July 13, 2017
Star Prince, The – US, 1918
They don’t make ‘em like they used to. It’s a cinematic cliché, but in the case of author- filmmaker Madeline Brandeis’s 1918 film The Star Prince, the sentiment seems wholly appropriate. The film is set in a fairy tale world that will appeal to young children, and just so happens to have a cast made up of exclusively children, many of them in adult roles. For contemporary viewers, this may make the film something more akin to a public school theatrical performance than a major motion picture, but the casting decision was not all that uncommon in the past. Many musicals were variations of the “Let’s put on a show” theme, and sentiments may have been such that seeing children cry out, “I’ll love him forever” may not have provoked the uncomfortable feelings that it can today. In fact, I highly doubt a film like The Star Prince would get the green light today.
The film follows the exploits of a young boy who falls to earth – literally - and is adopted by a poor family in the woods. The boy senses he is different and grows up to have quite a sense of entitlement and superiority. In one scene, we see him commanding his brothers and sisters as if they were his subjects and he their king. The story kicks into motion when he and his siblings bully a poor woman who turns out to be the boy’s birth mother. This sets in motion a tale of redemption and ultimately love and acceptance.
The film is a lavishly costumed affair, and if you allow your mind to wander, it isn’t hard to picture the bright and vivacious colors that went with the character’s splendid attire. The film also has its share of cuddly animals, some that are integral to the plot and others that seem to be there to elicit oohs and ahs from an audience enraptured by such sights as playful bear cubs frolicking near a waterfall. One can even see the hands of a magician behind the camera, and although I have no way of proving this, it seems clear that Brandeis had been inspired by the work of Georges Melies.
I wish I could say that I liked the film a great deal, but even at 58 minutes long, it simply seemed direction-less. Plot points are established and then resolved a few minutes later, and half way through the film it turns into one of those stories in which two people are determined to be together even though society seems intent on keeping them apart. The boy’s quest for his mother seemed entirely forgotten. At one point, the Star Prince is asked to find a hidden cache of gold by a witch who is imprisoning him, and for the life of me, I couldn’t figure out why. Then confounding the situation even more, the boy gives the gold away, returns to the witch empty-handed, is threatened with annihilation, and decides to run away. Just why he journeyed back to the witch’s den in the first place is beyond me. I also grew tired of the animal interludes, the brief breaks in the action during which the audience sees deer going about their normal business in a forest. Again, in 1918, audiences may have been much more receptive to moments like this.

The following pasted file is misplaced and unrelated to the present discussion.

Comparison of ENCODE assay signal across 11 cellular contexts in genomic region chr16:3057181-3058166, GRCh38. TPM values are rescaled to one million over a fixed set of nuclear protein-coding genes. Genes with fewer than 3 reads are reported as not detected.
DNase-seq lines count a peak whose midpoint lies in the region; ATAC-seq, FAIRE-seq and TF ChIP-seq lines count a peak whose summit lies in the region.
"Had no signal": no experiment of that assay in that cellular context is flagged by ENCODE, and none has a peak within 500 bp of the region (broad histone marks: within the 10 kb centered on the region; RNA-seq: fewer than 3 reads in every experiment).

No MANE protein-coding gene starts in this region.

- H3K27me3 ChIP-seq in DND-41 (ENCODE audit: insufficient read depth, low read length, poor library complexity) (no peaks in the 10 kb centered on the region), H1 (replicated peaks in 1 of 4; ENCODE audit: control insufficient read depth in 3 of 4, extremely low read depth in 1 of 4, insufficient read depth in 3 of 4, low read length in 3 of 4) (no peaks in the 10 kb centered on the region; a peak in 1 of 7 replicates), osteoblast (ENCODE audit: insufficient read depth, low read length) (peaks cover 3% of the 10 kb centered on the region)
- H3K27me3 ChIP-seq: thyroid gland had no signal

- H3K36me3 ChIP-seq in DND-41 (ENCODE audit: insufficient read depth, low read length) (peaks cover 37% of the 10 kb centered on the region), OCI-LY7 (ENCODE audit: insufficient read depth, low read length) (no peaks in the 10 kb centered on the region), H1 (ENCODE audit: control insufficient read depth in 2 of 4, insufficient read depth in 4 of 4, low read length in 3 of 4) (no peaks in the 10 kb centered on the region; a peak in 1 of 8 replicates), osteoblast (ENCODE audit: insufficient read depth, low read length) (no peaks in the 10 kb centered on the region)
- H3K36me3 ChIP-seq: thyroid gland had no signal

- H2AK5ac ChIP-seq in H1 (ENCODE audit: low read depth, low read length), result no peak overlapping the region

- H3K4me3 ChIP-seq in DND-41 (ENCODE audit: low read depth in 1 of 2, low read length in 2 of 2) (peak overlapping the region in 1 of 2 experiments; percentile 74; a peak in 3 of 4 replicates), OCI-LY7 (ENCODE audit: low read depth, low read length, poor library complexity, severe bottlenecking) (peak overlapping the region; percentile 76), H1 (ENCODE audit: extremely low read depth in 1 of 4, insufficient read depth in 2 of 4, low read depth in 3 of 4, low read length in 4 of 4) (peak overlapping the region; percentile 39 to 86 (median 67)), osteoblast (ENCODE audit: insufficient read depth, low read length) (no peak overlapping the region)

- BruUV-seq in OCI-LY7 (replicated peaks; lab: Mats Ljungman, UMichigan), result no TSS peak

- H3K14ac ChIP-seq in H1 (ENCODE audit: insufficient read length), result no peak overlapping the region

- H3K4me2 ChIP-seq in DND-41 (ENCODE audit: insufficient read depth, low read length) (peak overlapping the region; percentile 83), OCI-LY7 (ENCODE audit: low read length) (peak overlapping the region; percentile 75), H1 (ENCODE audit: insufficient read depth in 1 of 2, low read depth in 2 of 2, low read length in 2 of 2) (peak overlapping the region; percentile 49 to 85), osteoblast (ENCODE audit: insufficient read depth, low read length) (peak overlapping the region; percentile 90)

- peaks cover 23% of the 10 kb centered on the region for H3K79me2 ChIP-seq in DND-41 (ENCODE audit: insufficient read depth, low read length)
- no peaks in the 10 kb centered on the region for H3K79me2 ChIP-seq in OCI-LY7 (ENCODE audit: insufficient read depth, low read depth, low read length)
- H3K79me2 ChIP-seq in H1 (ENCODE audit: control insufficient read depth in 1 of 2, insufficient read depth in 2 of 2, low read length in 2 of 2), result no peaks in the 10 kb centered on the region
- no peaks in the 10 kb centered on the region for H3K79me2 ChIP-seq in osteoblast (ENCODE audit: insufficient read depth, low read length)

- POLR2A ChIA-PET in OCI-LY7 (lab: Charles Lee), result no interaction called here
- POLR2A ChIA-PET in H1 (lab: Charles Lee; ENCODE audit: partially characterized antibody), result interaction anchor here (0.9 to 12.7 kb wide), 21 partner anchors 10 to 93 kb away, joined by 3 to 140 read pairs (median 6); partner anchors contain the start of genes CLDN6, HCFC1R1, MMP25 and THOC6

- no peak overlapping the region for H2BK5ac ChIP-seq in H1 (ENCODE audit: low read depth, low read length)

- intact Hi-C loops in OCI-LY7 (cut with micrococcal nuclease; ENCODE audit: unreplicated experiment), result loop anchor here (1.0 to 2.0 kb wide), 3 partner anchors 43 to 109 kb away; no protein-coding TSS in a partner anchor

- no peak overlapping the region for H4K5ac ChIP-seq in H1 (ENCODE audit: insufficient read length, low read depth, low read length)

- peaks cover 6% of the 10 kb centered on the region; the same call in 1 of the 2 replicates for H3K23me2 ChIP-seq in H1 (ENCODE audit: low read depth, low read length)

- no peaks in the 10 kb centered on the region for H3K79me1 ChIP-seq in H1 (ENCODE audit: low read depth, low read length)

Have said this, I thoroughly enjoyed the world depicted in the film. I got a kick out of the talking squirrel, was awed by the clever editing that makes it appear that magic is indeed being performed on screen, and generally liked the over-the-top performances. In fact, I would expect nothing less from a cast of children playing adult characters coping with adult emotions as well as with what to children would be very unfamiliar situations. Brandeis shows real talent here as a director and a creator of new worlds. The problem with the film is the script, which Brandeis wrote. It goes in too many directions and comes together in less than satisfactory ways.
People often forget the role women played in early Hollywood. Before it became the place of multimillionaires and lucrative contracts, women wrote many of its screenplays and were given more of an opportunity to direct. When the money began pouring in, many of these early film pioneers found themselves on the outside looking in. Hollywood became much more testosterone-driven. It’s a shame. Hollywood – and by extension moviegoers – truly missed out. While The Star Prince didn’t completely work for me, it more than adequately demonstrates the unique eye that Brandeis had as a director. Sadly, it was the only film she made. Our loss. (on DVD as part of Flicker Alley’s Early Women Filmmakers box set)
2 and a half stars